The UGL Celebrates Black History Month

“I feel safe in the midst of my enemies, for the truth is all powerful and will prevail.” —Sojourner Truth

In 1976, Former President Gerald Ford made February the official month to celebrate Black history. President Ford urged American citizens to “seize the opportunity to honor the too-often neglected accomplishments of black Americans in every area of endeavor throughout our history.” Here at the UGL, we have compiled some books and movies that celebrate Black Americans and their struggles and accomplishments. For more information on Black History Month, be sure to visit the official government website.

“Staring at Zero” by Jimi Hendrix

“Starting at Zero” by Jimi Hendrix

Jimi Hendrix became an international icon after 4 years. He is known as one of the greatest guitars players there ever was. Hendrix was also known as a private person, but in this book, he is able to tell his own story.

“12 Years a Slave”

12 years a Slave. Directed by Steve McQueen

12 years a Slave. Directed by Steve McQueen

Based on true accounts, this film recalls the story of Solomon Northup, a free man of color. He is invited to a violin performance in Washington D.C, where he is kidnapped and sold as a slave. Northup suffers years of violence, abuse, and injustice. He was held captive for nearly 12 years and was soon reunited with his family. For the complete account by Solomon Northup, be sure to check out his book.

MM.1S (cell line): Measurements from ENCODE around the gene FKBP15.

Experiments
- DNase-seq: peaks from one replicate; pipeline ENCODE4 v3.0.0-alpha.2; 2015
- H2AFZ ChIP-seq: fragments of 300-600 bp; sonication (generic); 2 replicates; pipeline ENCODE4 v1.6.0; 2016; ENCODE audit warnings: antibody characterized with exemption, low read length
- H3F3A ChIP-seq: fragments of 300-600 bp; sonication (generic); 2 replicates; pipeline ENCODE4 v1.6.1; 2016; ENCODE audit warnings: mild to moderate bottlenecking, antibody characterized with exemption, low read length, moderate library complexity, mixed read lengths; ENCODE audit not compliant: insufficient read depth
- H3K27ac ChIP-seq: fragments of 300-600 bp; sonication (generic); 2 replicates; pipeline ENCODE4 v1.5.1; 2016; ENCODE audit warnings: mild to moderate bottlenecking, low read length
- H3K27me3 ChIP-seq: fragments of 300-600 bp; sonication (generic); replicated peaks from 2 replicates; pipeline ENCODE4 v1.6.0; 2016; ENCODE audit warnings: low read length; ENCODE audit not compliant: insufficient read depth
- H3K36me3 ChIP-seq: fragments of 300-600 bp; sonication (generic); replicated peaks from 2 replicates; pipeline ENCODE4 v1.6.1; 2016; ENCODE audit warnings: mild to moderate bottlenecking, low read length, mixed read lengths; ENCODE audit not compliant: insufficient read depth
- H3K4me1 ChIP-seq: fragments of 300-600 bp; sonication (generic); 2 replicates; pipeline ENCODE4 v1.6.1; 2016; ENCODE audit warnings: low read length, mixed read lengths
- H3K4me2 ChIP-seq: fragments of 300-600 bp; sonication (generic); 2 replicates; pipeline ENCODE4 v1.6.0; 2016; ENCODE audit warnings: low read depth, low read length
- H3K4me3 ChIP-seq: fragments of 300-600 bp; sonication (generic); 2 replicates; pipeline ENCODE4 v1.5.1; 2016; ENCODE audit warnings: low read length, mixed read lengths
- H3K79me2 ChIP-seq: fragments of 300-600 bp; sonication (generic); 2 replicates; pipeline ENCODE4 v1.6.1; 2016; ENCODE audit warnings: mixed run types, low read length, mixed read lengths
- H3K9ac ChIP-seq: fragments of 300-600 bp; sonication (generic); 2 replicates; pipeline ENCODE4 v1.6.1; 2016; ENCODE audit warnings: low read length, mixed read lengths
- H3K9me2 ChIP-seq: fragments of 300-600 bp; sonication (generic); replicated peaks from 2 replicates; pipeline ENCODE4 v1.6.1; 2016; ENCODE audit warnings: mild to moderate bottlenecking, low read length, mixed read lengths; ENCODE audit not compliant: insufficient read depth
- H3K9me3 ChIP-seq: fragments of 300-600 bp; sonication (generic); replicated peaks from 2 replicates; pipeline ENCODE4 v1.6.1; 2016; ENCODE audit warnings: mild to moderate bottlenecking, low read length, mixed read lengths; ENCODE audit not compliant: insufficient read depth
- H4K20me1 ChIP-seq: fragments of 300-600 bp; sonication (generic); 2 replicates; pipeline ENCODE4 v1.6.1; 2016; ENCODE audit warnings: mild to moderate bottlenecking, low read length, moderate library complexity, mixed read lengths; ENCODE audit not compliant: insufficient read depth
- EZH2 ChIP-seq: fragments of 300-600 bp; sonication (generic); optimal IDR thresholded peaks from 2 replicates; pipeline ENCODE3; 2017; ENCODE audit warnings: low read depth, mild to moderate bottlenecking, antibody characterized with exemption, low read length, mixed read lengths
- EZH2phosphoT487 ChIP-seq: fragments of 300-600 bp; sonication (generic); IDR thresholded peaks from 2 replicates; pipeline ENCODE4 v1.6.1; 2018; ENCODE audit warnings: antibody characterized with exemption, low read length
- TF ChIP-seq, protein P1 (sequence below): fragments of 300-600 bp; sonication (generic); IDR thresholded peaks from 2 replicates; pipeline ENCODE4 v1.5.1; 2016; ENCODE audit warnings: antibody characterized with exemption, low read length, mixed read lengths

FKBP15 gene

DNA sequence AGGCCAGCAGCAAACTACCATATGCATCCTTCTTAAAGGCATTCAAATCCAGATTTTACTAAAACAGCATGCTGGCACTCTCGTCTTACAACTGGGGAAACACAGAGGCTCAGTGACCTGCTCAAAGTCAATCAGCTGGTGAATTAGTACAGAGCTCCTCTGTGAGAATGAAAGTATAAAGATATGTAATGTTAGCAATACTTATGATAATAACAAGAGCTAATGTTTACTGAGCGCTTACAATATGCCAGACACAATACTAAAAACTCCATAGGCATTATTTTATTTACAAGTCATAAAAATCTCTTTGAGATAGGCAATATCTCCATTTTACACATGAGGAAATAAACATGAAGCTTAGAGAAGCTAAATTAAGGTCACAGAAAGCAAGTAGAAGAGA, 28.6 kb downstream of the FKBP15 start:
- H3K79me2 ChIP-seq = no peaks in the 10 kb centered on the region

“Army of God: Joseph Kony’s War in Central Africa” by David Axe and Tim Hamilton

“Army of God” by David Axe and Tim Hamilton

The Kony2012 campaign was one that got a lot of national attention. This raised awareness, but also controversy. War correspondent, David Axe teamed up with Tim Hamilton to publish a graphic novel that explains who Kony is and the conflict that caught the attention of people all over the country.

“Song of Soloman” by Toni Morrison

Song of Solomon by Toni Morrison

Song of Solomon by Toni Morrison

Toni Morrison, writer and winner of multiple awards brings us “Song of Solomon.” This story is about 4 generations of of black life in the United States. This story begins with Macon “Milkman” Dead III. The reader follows him from birth to adulthood. “Song of Soloman” raises questions on African-American identity and relationships with black and white members of the community.

“Zami, a new spelling of my name” by Audre Lorde

"Zami: A New Spelling of My Name" by Audre Lorde. Photo courtesy of Wikipedia

“Zami: A New Spelling of My Name” by Audre Lorde. Photo courtesy of Wikipedia

This is the 1982 autobiography of writer and poet, Audre Lorde. She is the daughter of Black West Indian parents. Growing up in Harlem, she is legally blind, but learns to read before starting school. This book details Lorde’s experiences with racism, lesbianism, and political issues.

“Dreams from my Father: A Story of Race and Inheritance” by Barack Obama

“Dreams from my Father” written by current President, Barack Obama.

In 2009, Barack Obama made history by becoming the first black President of the United States. Before the presidency, Obama was a civil rights lawyer, former editor of the Harvard Law Review, and a community organizer. This book was published in 1995, right before Barack Obama was preparing for his campaign for the Illinois Senate. This book details his life in Hawaii, Indonesia, and his time at Harvard Law School.

Be sure to also check out our “A-Z Black Biography” on the UGL’s Pinterest Page.

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Black History Month Resources